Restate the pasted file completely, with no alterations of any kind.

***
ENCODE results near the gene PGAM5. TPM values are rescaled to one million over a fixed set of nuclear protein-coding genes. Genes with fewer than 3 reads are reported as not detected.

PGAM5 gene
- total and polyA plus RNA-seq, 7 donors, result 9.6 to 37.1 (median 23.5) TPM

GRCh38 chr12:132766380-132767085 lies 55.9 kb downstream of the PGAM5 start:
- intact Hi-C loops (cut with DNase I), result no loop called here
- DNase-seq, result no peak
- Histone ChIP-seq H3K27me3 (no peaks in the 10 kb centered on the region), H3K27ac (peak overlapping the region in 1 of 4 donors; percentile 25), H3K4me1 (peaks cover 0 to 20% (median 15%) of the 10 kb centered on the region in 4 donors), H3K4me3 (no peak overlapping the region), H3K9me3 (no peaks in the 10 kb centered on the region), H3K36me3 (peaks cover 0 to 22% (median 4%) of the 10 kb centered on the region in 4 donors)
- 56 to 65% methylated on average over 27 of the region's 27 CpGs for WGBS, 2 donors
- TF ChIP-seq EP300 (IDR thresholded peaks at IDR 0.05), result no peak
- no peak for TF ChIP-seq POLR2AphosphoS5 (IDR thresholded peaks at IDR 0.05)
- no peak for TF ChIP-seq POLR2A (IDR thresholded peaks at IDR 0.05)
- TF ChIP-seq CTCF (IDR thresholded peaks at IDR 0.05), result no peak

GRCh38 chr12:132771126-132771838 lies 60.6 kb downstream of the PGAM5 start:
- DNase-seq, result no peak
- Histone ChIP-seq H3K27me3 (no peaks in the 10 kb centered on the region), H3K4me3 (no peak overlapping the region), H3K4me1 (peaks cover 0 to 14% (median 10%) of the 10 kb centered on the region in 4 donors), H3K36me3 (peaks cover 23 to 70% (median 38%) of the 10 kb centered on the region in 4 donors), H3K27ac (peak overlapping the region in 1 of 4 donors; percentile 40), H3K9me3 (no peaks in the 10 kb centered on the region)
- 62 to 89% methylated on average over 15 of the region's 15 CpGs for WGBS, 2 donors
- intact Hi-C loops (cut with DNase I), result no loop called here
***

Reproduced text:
ENCODE results near the gene PGAM5. TPM values are rescaled to one million over a fixed set of nuclear protein-coding genes. Genes with fewer than 3 reads are reported as not detected.

PGAM5 gene
- total and polyA plus RNA-seq, 7 donors, result 9.6 to 37.1 (median 23.5) TPM

GRCh38 chr12:132766380-132767085 lies 55.9 kb downstream of the PGAM5 start:
- intact Hi-C loops (cut with DNase I), result no loop called here
- DNase-seq, result no peak
- Histone ChIP-seq H3K27me3 (no peaks in the 10 kb centered on the region), H3K27ac (peak overlapping the region in 1 of 4 donors; percentile 25), H3K4me1 (peaks cover 0 to 20% (median 15%) of the 10 kb centered on the region in 4 donors), H3K4me3 (no peak overlapping the region), H3K9me3 (no peaks in the 10 kb centered on the region), H3K36me3 (peaks cover 0 to 22% (median 4%) of the 10 kb centered on the region in 4 donors)
- 56 to 65% methylated on average over 27 of the region's 27 CpGs for WGBS, 2 donors
- TF ChIP-seq EP300 (IDR thresholded peaks at IDR 0.05), result no peak
- no peak for TF ChIP-seq POLR2AphosphoS5 (IDR thresholded peaks at IDR 0.05)
- no peak for TF ChIP-seq POLR2A (IDR thresholded peaks at IDR 0.05)
- TF ChIP-seq CTCF (IDR thresholded peaks at IDR 0.05), result no peak

GRCh38 chr12:132771126-132771838 lies 60.6 kb downstream of the PGAM5 start:
- DNase-seq, result no peak
- Histone ChIP-seq H3K27me3 (no peaks in the 10 kb centered on the region), H3K4me3 (no peak overlapping the region), H3K4me1 (peaks cover 0 to 14% (median 10%) of the 10 kb centered on the region in 4 donors), H3K36me3 (peaks cover 23 to 70% (median 38%) of the 10 kb centered on the region in 4 donors), H3K27ac (peak overlapping the region in 1 of 4 donors; percentile 40), H3K9me3 (no peaks in the 10 kb centered on the region)
- 62 to 89% methylated on average over 15 of the region's 15 CpGs for WGBS, 2 donors
- intact Hi-C loops (cut with DNase I), result no loop called here